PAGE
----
Your Move Feb 1, 2012
by Rick Rader, MD
The Irish playwright George Bernard Shaw was an avid chess player who obviously got his clock cleaned (frequently) by many superior opponents. In fact, he mused, "Chess is a foolish expedient for making idle people believe they are doing something very clever when they are only wasting their time." Idle people indeed. Idle people like Isaac Asimov, Napoleon Bonaparte, Sir Francis Bacon, Catherine the Great, Albert Einstein and Benjamin Franklin.All avid chess players. Idle indeed.
The game of Chess, believed to be over 2000years old, has quite the following. In fact, the way we live our "lives" is often been compared to a game of chess. We often feel like "pawns,"being moved around by "rulers" (Kings and Queens) and never seem to be able to strategize more than one or two moves ahead. Many of us are made to feel like we could be quickly sacrificed to enable another to obtain a better board position. We are usually one move away from being tipped over and removed from the playing field. Things are often seen as simply black or white. We're simply waiting for the sound of"checkmate" to end it all. But still we play.
And it's not just chess. Humans love boardgames, and it seems as if they have alwaysbeen part of the human affinity. The gameSenet is one of the oldest known board gamesin the world. We have hieroglyphics demonstratingthe game going back to around 3100BC in ancient Egypt. The game has been foundin tombs indicating that it was a kind of talismanfor the journey of the dead. You reallyhave to love the game to remember to pack itfor that trip.
The game of Go, originating in ancientChina is the most popular game in Asia. Thenumber of Go players worldwide approachesthirty million. It is considered one of the mostdifficult board games in the world. The rulesare easy; the requisite strategy is mind blowing.One description of the game was enoughfor me to realize my comfort level was morecheckers than Go. "Players strive to serve bothdefensive and offensivepurposes and choosebetween tacticalurgency and strategicplans. At its basic, thegame is one of simplelogic, while in advancedplay the game involvescomplex heuristics andtactical analysis." Signme up for checkers.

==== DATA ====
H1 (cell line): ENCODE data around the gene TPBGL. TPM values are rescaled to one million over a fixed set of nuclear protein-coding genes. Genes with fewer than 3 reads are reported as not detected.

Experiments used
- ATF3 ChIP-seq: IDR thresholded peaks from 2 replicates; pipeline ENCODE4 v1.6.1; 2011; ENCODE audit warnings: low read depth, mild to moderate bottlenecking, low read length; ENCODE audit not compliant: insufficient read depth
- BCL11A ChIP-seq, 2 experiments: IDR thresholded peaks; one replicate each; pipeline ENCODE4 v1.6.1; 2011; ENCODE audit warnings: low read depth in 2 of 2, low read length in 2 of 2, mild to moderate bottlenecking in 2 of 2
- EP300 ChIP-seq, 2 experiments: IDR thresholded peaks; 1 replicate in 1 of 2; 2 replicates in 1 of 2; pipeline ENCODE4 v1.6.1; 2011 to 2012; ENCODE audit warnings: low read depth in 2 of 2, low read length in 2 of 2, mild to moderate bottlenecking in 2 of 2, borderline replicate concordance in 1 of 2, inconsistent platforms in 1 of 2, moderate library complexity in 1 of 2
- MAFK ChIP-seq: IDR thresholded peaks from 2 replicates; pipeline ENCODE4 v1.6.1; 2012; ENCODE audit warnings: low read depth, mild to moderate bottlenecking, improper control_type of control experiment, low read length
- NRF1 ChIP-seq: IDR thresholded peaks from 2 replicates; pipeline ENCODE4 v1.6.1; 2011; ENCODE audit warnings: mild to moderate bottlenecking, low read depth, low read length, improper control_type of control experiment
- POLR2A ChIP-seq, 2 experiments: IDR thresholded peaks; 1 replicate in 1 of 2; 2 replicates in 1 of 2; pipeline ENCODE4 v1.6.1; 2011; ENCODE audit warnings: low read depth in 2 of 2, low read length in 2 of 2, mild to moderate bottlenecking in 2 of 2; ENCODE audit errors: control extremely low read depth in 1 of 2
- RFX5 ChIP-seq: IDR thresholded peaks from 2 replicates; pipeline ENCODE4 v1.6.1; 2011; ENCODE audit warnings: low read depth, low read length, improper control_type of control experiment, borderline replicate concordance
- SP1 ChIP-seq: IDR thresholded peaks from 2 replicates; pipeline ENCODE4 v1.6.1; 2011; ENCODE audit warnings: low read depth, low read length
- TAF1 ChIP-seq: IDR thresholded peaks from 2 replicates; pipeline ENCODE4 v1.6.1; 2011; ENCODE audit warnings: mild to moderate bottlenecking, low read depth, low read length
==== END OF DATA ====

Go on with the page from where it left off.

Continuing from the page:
Board games are enjoying incredible growthin popularity. According to reporter RachaelBogert, "During bad economic times, boardgames and the family game night start to makea whole lot of sense as a way to entertain everybodyon the cheap. In other words, when timesare lean, we're stuck with each other, so wemight as well have some fun while we're at it."
Following the terrorist attacks on 9/11 there was an almost universal need (at least inAmerica) to "connect" and "cocoon," twodynamics that have "board games at home"written all over them.
Michael Mindes, a board game designer, offerssome emotional reasons for playing board games."Board games create a framework within which wecan interact with our friends in a friendly competition. Board games require us to think, experiment,and otherwise exercise our minds. They provide usa way to escape from our current lives. They providea desired experience that we cannot obtain in reallife. Board games provide an easy way to have funwith family and friends in a personal way. It is not aspersonal as direct conversation or sports, but it is significantlymore personal than watching a movie, television,or playing video games."
Most board games involve both luck andstrategy, two elements coveted by every exceptionalparent. Another vital component in someboard games is "diplomacy," players makingdeals with each other. Again, a skill honed bymany exceptional parents.
Board games that would be most familiar toexceptional parents include Monopoly, Risk,Scrabble, Battleship, Backgammon, Sorry!, Clue,Chutes and Ladders and Candy Land. The verynames of some of these games resonate withparents of children with special needs. Theyhave heard "Sorry" all too many times, havebeen forced to take a "Risk," are always searchingfor "Clues," and wish they didn't encountersystems that seem to have a "Monopoly" onindifference, ineptitude and ignorance.
Of the list, the game that should have a considerablelegacy to exceptional parents is CandyLand. First marketed in 1949 as a "sweet littlegame for sweet little folks," Candy Land rose fromthe terrifying polio epidemic of the mid-twentiethcentury. Writing in the American Journal ofPlay, Susan Trien reports, "Schoolteacher EleanorAbbott invented Candy Land in 1948 while recuperatingin a polio ward in San Diego. Seeking tohelp children allay the tedium of the ward, hersimple, undemanding game required only thatthe players be able to recognize colors and count,and could be easily played without adult supervisionin the bustling hospital ward. In this openended,looping game, the Cherry Pits andMolasses Swamp act as gentle delays, prolongingthe game's ending and making it an ideal way tokeep children quiet and happy. One of the earliestCandy Land boards, in fact, appears to have apicture of a child in a leg brace, a detail that disappearedin subsequent printings. The 1950spolio scare produced parental panic—swimmingpools emptied, parks cleared out, civic eventswere deserted. People stayed away from crowds.And parents kept kids indoors. Frightened parentsseeking to prevent their children's exposuremay have seized upon the game as an indooralternative to the dangers lurking outside."
Keeping children with disabilities from the"dangers lurking outside" is a full time job forexceptional parents, and it's far from a game. Thereality is that you cannot keep children inside orsafe from danger. And while board games aregreat diversions, there comes a time when youhave to lay down the dice and move your piecesahead. No one ever promised you that this was"Candy Land." But no one ever accused exceptionalparents of being "idle game players."<< Back to EDITORIAL Page